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How to Recover from Harsh Credit Penalties

Taking steps to reestablish your purchasing power.

Steps to take for better credit

The most common side effect you see from financial distress is usually a significant drop in your credit rating. Beyond the late payments and a few delinquent accounts, serious credit penalties for things like debt settlement, bankruptcy and foreclosure stay on your credit report for years, holding you back from reaching financial goals long after the hardship is over.

Fact: The harshest credit penalty for unpaid tax liens
remains on your credit report 15 years.

Although you cannot do anything to remove a credit penalty once it’s been applied to your credit report, you can take steps to improve your credit even before the penalty period is over. In this way, you can restore your credit to improve your financial outlook now instead of waiting around for penalties to expire.

Pop Quiz

Which type of bankruptcy stays on your credit report for 10 years?

a) Chapter 7

b) Chapter 11

c) Chapter 13

d) All of the above

Reveal Answer

The penalty for Chapter 7 bankruptcy remains on your credit report for 10 years from the date of discharge.

a) Chapter 7

Return to question

Identifying penalties on your credit report

So what is a credit report penalty? Easy – it’s anything negative that’s included in your credit file that could be driving your credit scores down.

Here are some common examples of penalties you may have incurred:

  • Bankruptcies
  • Foreclosure
  • Court judgments for back child support or unpaid alimony
  • Late payments in your credit history
  • Tax liens
  • Charge-offs
  • Settled debts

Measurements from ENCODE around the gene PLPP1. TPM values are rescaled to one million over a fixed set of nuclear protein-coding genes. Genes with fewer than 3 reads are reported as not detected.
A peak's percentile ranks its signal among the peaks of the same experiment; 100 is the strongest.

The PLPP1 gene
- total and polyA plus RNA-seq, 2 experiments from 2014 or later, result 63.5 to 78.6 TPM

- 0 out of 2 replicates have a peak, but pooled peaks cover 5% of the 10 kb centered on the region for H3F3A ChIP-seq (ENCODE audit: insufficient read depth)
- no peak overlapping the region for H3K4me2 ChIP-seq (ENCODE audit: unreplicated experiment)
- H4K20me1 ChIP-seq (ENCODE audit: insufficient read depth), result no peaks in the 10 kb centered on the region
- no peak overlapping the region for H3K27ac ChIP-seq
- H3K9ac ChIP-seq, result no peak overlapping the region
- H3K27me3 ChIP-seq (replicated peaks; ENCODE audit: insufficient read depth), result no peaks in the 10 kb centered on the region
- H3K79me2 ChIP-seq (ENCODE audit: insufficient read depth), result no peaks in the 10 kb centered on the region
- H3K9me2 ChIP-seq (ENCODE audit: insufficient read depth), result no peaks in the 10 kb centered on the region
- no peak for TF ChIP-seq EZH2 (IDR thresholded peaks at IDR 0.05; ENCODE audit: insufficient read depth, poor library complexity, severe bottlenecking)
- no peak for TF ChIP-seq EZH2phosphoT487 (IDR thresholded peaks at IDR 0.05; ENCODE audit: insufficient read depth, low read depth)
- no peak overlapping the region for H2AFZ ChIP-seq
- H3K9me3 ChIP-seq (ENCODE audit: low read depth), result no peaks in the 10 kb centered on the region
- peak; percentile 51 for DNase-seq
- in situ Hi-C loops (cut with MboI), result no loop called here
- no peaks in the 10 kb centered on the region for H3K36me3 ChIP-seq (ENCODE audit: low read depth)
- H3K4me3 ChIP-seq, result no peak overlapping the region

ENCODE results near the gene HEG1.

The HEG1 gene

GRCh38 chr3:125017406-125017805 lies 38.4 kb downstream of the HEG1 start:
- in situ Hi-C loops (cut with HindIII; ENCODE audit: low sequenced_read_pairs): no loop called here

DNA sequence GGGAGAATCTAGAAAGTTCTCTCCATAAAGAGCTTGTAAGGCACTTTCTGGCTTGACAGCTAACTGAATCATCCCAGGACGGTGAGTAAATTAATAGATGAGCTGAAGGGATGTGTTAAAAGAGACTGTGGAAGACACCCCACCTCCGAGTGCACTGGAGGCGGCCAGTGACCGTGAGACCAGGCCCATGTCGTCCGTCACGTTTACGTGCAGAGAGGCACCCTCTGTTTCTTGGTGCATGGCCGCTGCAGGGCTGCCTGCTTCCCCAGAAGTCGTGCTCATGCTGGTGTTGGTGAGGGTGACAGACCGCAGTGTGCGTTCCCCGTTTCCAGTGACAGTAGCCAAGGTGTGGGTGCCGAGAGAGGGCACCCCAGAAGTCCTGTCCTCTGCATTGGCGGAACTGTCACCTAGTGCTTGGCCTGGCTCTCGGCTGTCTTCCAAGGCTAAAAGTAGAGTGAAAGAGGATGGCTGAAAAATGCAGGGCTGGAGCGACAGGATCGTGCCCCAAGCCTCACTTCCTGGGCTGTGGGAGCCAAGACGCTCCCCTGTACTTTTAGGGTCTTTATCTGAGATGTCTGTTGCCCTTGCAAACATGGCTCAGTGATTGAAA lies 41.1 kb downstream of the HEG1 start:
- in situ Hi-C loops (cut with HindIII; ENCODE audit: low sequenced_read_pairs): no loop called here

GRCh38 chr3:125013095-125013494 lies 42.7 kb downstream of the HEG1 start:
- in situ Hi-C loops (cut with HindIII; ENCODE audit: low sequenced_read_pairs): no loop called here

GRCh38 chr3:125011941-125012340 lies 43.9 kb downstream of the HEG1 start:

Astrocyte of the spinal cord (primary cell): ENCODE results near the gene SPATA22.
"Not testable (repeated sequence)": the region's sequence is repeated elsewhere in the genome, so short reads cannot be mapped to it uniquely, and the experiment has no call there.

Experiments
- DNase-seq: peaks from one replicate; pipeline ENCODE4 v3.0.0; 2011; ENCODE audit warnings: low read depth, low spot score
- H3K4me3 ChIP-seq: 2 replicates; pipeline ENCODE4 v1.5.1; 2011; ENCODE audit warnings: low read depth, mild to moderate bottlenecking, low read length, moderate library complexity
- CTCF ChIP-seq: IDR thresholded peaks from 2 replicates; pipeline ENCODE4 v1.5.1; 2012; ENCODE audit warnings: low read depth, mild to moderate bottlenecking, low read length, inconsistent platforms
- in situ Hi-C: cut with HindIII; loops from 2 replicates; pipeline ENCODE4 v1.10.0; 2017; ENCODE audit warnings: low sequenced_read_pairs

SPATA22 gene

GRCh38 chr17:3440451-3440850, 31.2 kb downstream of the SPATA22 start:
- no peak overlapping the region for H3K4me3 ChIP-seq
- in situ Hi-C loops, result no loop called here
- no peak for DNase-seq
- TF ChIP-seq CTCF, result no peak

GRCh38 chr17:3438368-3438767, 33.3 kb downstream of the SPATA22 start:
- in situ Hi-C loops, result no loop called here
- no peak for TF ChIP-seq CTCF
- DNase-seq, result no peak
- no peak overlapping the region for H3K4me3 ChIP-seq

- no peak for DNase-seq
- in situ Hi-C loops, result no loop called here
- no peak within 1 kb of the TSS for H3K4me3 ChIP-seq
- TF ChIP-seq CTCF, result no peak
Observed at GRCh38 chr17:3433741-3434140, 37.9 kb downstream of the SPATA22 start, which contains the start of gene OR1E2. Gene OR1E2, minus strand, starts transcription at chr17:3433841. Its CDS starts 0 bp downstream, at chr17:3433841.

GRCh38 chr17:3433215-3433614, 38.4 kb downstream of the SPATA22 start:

• Credit limit overages

Make sure penalties are removed on time

Most of us just trust the financial institutions like your creditors and the credit bureaus are doing what they need to do and maintaining accurate information on your credit file.

But the sad truth is more often than not, your credit reports will contain some kind of error. Even more unfortunate, many of these errors will cost you points of your credit score.

Pop Quiz

How many credit reports contain an error that would decrease a consumer’s credit score?

a) One in three

b) One in four

c) One in ten

d) One in twenty

Reveal Answer

According to research, 25% of all credit reports contain a credit score damaging error.

b) One in four

Return to question

One of the most common mistakes on a credit report is an outdated penalty. This is where you incurred a legitimate penalty of some kind – for something like bankruptcy or unpaid taxes. However, after the penalty period expires, then penalty remains even though it should have be removed.

The benefit of disappearing penalties

In the U.S. credit industry, each credit penalty is given a certain limit on the time it can be applied to your credit report. Debt settlement, Chapter 13 bankruptcy and foreclosure each incur a 7-year credit penalty. A Chapter 7 bankruptcy credit penalty lasts ten (10) years.

However, the “weight” of these credit penalties and their impact on your rating decrease over time during the penalty period. A debt settlement penalty that occurred five years ago doesn’t have nearly the negative impact as a debt settlement penalty added yesterday. This is particularly true if you take steps to improve your credit after a penalty is applied to your credit report.

Balancing out credit penalties

If you’ve incurred one of these harsh credit penalties recently and need to rebuild your credit, take the following steps now:

  1. Request free copies of your credit reports from
  2. If you find things that you think may be mistakes, then use a credit correction service to have a professional get these errors removed on your behalf.
  3. Then start rebuilding your credit by reducing debt quickly and paying all your bills on time.
  4. Every positive move you make now will offset penalties incurred in the past.

Article last modified on August 23, 2017. Published by, LLC . Mobile users may also access the AMP Version: How to Recover from Harsh Credit Penalties - AMP.